April 13th 2023

Reserves tackle winter mountaineering in unpredictable Scottish Highlands

Reserves from the East Midlands University Officer Training Corps traveled to Scotland for a snowy expedition in January.

Exercise Dragon Highland pushed the university students, who balance army training alongside academic studies, out of their comfort zone.

Seven universities are affiliated with the Training Corps: the University of Lincoln, De Montfort University, Nottingham Trent University, University of Nottingham, University of Leicester, University of Loughborough and the University of Derby.

The trip provided 24 individuals with an opportunity to progress their leadership skills while undertaking resilience and mountaineering training in challenging and sometimes unpredictable conditions.

The Winter Mountain Foundation qualification was also achieved by all participants who were not previously qualified.

Axes, boots and crampons

The expedition began on the 6th of January in the village of Kinlochleven, Scotland, with students collecting loan equipment such as ice axes, boots, crampons and emergency gear. Thank you to the loan pool which plays a vital role in the success of these types of trips.

Split into mixed-ability groups, the students were tasked with understanding their safety equipment and exploring their own training aspirations, knowledge and experience. They practiced movement with crampons, using the layering system to keep warm, and axe ice arrest climbing up the mountain Meall a’ Bhùiridh (1,108m). For many, it was the first time they had walked up a Munro: a Scottish mountain with a height of over 3,000 feet (approximately 914m).

On day two, each group built on what they had learned previously, with one choosing a challenging snow-filled gulley up Stob Bàn (999m), testing crampon work and ‘kicking steps’ into the snow. Another practiced avalanche drills to give them greater confidence should one occur.

Climbing the Cairngorms mountain range

Life-saving snow shelters

With a big hike planned for the next day, many groups embarked on shorter treks on day three. One used this day to travel to the Cairngorms mountain range, visit the Commando Memorial at Lochaber, and complete an overnight expedition, staying the night in a bothy. Another navigated an icy ridge to reach the summit of Stob Coire nan Lochan (1,115m) while many took the opportunity to finesse their rescue skills.

Some groups took advantage of the time, and good snow, to build snow shelters. Students competed to see who could build the best emergency snow hole in 20 minutes – the expected time you have to build a shelter – to shield them from the elements. They all discovered how tiring, yet critical, this lifesaving skill is.

Day four proved to be the most rewarding of the expedition, with individuals needing to draw on all of their skills, training, and resilience to conquer tough routes and conditions.

Two of the groups aimed to summit Ben Nevis (1,345m), the highest peak in the UK. However, one group, taking an alternative passage, was unable to complete the ascent due to the risk of an avalanche, which proved the importance of regular dynamic assessments. Nevertheless, it was still a huge learning opportunity.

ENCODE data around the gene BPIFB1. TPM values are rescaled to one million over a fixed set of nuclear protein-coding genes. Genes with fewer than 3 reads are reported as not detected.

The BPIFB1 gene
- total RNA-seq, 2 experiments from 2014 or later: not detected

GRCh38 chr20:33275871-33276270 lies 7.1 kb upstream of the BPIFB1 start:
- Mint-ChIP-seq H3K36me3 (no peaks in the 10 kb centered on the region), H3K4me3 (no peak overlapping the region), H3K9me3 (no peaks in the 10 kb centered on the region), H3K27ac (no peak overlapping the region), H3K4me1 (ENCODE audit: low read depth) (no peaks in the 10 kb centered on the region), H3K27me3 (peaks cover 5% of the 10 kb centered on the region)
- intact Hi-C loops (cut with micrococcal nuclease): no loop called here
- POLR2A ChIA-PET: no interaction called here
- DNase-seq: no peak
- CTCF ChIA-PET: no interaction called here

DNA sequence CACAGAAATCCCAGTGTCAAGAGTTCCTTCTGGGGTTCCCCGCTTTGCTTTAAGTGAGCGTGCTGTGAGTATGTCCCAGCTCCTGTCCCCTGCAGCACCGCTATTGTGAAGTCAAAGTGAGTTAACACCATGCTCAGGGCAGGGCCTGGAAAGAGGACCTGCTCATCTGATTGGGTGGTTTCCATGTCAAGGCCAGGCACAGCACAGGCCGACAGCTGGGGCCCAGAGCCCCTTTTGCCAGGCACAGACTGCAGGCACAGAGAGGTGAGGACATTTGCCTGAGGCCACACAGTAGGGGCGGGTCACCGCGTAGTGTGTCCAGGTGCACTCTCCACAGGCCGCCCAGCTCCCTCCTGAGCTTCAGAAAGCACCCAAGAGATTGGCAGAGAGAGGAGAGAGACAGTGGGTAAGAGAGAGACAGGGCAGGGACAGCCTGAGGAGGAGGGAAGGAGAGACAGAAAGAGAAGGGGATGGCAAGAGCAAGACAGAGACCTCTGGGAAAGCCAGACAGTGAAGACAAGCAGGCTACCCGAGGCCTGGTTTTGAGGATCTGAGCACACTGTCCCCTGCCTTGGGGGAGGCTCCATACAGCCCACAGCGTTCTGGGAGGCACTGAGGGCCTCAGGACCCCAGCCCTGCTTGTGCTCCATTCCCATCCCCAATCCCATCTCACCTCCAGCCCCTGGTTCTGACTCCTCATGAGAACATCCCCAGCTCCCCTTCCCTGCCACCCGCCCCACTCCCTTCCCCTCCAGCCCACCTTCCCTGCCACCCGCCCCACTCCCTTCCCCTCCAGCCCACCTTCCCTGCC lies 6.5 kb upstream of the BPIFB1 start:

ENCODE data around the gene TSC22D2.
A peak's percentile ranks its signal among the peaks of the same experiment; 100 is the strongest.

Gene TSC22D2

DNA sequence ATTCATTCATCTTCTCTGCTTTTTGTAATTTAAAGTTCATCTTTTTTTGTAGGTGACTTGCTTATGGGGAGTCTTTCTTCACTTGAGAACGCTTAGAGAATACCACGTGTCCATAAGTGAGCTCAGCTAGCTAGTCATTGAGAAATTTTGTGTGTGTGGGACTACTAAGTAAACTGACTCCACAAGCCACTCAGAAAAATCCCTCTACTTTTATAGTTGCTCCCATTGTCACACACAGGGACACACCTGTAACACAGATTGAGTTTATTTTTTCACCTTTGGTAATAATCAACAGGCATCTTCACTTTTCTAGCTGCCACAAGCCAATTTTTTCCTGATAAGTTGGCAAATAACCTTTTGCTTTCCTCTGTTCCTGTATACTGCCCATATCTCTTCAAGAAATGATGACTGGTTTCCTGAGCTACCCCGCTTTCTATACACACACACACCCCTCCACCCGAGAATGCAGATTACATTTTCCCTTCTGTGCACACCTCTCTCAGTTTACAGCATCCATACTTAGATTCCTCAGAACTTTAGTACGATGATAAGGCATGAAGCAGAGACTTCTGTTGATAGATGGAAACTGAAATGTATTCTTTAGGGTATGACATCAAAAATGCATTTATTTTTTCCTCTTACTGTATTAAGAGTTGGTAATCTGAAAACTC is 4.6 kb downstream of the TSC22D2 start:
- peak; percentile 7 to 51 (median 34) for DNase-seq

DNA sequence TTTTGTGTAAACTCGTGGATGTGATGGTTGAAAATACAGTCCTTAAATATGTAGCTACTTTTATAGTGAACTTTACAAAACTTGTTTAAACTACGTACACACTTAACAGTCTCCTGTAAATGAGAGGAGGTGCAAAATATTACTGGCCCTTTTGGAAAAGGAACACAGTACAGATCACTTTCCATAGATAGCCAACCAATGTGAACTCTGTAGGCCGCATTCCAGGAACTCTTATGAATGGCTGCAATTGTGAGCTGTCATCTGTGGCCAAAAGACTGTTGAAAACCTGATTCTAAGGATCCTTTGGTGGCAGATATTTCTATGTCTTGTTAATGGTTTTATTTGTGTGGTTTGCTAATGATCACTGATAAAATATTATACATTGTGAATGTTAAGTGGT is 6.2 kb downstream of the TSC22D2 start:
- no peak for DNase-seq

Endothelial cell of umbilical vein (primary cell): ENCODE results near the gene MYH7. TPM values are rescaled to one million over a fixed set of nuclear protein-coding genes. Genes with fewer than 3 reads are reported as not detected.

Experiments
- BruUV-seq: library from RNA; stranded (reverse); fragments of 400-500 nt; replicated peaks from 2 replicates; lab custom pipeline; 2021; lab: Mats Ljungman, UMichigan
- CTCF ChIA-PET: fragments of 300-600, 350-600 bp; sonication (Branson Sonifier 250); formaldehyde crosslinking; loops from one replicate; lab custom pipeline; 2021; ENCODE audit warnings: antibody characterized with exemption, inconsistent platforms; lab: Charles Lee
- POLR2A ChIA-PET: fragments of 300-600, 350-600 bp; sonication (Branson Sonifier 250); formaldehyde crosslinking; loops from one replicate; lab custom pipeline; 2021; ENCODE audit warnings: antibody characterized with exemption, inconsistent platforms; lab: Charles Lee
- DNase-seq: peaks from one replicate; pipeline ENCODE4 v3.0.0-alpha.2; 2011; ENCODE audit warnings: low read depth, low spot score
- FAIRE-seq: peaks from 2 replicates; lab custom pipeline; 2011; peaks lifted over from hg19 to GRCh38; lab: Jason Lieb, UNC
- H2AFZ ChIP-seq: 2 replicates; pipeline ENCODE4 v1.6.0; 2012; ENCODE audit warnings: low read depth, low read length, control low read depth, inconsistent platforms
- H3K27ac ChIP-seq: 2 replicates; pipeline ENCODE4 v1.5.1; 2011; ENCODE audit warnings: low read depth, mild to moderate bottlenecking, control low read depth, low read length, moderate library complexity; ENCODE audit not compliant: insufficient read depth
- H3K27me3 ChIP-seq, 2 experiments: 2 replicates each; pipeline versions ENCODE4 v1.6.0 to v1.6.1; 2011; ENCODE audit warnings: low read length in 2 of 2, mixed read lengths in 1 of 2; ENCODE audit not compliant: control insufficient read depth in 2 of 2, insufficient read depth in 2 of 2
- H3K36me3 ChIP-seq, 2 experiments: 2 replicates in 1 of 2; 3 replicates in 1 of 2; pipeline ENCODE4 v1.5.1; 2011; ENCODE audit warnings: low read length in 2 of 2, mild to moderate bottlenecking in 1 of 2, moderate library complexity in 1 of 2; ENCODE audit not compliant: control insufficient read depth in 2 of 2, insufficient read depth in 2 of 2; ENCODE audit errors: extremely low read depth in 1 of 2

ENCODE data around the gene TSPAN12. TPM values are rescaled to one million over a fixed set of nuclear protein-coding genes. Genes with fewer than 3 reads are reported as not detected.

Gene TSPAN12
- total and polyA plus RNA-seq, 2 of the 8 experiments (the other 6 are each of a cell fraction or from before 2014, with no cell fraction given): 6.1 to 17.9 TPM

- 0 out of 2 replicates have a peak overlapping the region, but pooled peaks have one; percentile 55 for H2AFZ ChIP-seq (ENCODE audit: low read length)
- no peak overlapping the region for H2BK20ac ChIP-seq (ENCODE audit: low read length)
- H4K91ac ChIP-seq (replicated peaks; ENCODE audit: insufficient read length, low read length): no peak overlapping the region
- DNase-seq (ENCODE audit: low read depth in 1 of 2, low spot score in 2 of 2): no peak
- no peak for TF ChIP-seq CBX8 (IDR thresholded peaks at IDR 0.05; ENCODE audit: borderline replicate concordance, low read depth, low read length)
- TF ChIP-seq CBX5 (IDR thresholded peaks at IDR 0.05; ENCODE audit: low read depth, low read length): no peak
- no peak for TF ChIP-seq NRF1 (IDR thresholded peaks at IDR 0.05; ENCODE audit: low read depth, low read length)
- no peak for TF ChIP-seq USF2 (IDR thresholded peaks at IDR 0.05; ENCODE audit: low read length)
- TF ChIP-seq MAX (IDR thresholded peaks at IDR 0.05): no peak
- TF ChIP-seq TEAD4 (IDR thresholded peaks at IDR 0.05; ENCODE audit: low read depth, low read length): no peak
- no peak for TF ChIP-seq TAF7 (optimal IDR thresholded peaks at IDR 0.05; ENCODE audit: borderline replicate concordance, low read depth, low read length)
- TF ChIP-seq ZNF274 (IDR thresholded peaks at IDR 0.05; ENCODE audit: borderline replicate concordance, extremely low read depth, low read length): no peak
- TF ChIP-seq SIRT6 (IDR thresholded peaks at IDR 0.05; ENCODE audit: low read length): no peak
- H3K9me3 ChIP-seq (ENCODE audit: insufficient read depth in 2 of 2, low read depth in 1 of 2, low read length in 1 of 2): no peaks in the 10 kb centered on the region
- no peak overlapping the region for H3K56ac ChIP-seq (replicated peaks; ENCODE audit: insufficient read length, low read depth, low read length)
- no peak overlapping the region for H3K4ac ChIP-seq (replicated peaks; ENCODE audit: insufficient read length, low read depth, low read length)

The group that traveled to Glenfeshie, in the Cairngorms, reached Mullach Clach a’ Bhlair (1,019m) peak, which had whiteout conditions at the top. Finding the exact summit proved challenging but was an excellent opportunity for students to be pushed out of their comfort zones.

The final group used this day to prepare for their long hike and a night in a bothy. They traveled by train and got off at the infamous ‘Trainspotting’ platform at Corrour before walking in the dusk to their overnight shelter.

The final day enabled each group to consolidate the week’s training. Some groups practiced ice axe arrests, built snow holes and consolidated their avalanche rescues. They also simulated a real scenario using a buried transceiver in the snow, locating it using other transceivers, probes and shovels.

One of the groups managed to conquer a final peak, Beinn a’ Chaorainn (1,083m), which involved climbing a ridge, using ice axes and crampons. The route was the definition of adventure training: controlled exposure to risk, as on either side of the ridge was a steep rocky drop. This was a great opportunity to practice climbing and learn how to spot each other on tricky routes.

Students were treated to stunning views in the Highlands.

Mountain leader pathway

The course gave the students a fantastic introduction to the skills required for winter conditions. The resilience and determination required to cope with these conditions are qualities the students will carry for life. Many are now looking to gain more mountain days to start the journey on the mountain leader pathway.

Officer Cadet Izzy Spary said: “I feel so fortunate to have been able to go on this course and would never have been able to learn the skills taught to me on this trip by myself.

“I feel so much more confident in winter mountaineering and it has inspired me to get more quality mountain days to get on the next course.”

Want to find out more about East Midlands University Officer Training Corps?